Speaker: Louis Vermeulen
Department: JNI Oncology
Subject: Stem cell dynamics in homeostasis and cancer of the gut
Location: Erasmus MC
Author: Hielke Walinga
A good way to look to cancer in the biological sense is to see it as a process of evolution on the cellular level. A cancer cell is fitter than the healthy cells because it produces more offspring, and is not killed by apoptosis. In this way cancer can better be understood by studying the dynamics between cells and so discover what is responsible for a larger offspring in the cells. The cells that produce offspring in an organism are exclusively the stem cells. Studying stem cell dynamics is therefore very important in a better understanding of cancer. This is what Louis Vermeulen discussed in his seminar on 23 March. Louis Vermeulen has studied the stem cell dynamics of the intestinal stem cells (ISC’s) and proposed a model describing these dynamics and how certain cancer mutations alter these dynamics.
First of all research has shown that colon cancer isn’t a bulk of cells growing very fast, but it looked like these cancer create a bit their own small organized organs. This is, however, simply explained by the fact that these cancers didn’t arise from random cells, but did arise from stem cells. Therefore they grow still in a bit organized manner.
The inside of the intestine consists of a lot of relief, because it is covered with so-called villi. The cells in these villi got lost pretty fast and of course need to be replaced. The stem cells replacing these are located at the bottom between these villi. Replacing is therefore from the bottom to the top. In this well the ISC’s are located in a circle. Not only did these ISC’s replace the cells above them, but it turned out they also replace each other. This is discovered by the use lineage tracing. The stem cells are marked by something which is also visible in their offspring.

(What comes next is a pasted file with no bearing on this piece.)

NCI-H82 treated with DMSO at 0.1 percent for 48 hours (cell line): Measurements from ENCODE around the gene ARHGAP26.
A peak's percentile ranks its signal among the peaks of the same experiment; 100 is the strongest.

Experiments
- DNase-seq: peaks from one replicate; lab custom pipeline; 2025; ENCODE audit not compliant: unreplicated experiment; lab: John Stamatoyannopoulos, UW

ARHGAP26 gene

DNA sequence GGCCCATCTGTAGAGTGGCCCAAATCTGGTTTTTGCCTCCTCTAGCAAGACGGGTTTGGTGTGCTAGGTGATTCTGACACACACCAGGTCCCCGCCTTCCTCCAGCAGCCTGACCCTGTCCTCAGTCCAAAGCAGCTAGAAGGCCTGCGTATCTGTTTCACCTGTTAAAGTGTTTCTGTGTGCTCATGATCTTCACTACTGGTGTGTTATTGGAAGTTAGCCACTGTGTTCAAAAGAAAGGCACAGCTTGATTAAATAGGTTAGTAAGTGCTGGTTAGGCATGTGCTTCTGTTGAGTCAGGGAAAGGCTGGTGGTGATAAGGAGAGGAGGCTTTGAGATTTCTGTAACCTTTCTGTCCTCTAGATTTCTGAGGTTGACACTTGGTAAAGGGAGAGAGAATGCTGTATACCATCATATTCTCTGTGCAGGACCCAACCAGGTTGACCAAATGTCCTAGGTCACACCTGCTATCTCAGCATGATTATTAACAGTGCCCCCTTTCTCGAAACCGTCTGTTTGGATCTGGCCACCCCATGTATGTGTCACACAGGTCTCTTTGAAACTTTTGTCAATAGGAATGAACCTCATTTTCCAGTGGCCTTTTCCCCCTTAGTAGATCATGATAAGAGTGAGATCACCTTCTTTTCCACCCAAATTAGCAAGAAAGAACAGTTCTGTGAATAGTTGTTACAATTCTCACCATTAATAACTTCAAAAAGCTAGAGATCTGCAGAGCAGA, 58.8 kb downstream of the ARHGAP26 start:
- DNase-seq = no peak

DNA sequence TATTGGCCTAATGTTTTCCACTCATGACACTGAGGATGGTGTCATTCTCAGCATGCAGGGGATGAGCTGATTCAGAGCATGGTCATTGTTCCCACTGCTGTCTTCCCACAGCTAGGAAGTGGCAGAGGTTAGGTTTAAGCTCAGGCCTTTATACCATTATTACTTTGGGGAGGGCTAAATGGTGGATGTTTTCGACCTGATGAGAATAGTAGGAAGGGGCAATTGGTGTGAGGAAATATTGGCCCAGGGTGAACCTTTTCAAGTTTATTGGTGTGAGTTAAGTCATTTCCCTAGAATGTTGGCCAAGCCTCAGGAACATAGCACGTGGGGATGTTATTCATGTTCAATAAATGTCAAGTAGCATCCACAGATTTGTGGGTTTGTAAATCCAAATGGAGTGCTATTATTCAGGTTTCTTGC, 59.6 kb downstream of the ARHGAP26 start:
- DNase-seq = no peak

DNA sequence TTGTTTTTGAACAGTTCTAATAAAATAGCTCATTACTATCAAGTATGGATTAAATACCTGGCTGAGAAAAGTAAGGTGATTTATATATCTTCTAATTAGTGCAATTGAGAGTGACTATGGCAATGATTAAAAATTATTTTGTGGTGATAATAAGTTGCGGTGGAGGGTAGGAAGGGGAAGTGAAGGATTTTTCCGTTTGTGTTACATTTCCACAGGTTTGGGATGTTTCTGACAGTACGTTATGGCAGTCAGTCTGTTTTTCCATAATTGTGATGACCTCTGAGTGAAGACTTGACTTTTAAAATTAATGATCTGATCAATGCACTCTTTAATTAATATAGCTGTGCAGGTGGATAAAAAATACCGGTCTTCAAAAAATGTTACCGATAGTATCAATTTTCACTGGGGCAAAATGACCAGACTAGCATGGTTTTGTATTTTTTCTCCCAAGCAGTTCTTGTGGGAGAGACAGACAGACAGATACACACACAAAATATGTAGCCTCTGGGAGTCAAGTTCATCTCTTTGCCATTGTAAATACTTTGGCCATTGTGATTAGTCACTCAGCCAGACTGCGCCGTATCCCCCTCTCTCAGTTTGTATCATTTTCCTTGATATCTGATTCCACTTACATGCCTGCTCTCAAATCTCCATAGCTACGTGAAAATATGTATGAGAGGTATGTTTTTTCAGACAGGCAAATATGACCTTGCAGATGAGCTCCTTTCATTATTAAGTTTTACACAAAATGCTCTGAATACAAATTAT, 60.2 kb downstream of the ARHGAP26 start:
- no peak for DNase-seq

After this discovery they tried to model this stochastic dance of replacing. They discovered that their model was sufficient by taking only two parameters, N and λ. N is the number of ISC who participate in the dance and λ is the replacement rate of ISC’s per time unit. It turned out that the dance is so dynamic that there is a good chance that one ISC will replace all the others. This is called fixation, and obviously the fixation chance is the important value which a cancer cell is trying to increase.
When all ISC’s are healthy (i.e. no cancer cells) the chance that one ISC will replace its neighbor is just 50 percent. A cancer cell will of course have a higher chance to do this. When this chance is known the fixation chance can be calculated by the following formula.
Image 1: Formula for chance of fixation, Pfix, with the amount of ISC, N, and the increased chance of replacing its neighbor, PR (for neutral drift this is 0.5).
Later research has shown that certain cancer mutations indeed have a bias in this drift. These mutations are: KRASG120, APC+/-, APC-/-. Important to know is the a very frequent cancer mutation, p53R172N, is not creating a bias.
I think this research perfectly shows how mathematical models can give more insight in something biological complex as oncogenesis.
Image 2: This image shows how a fixation event takes place.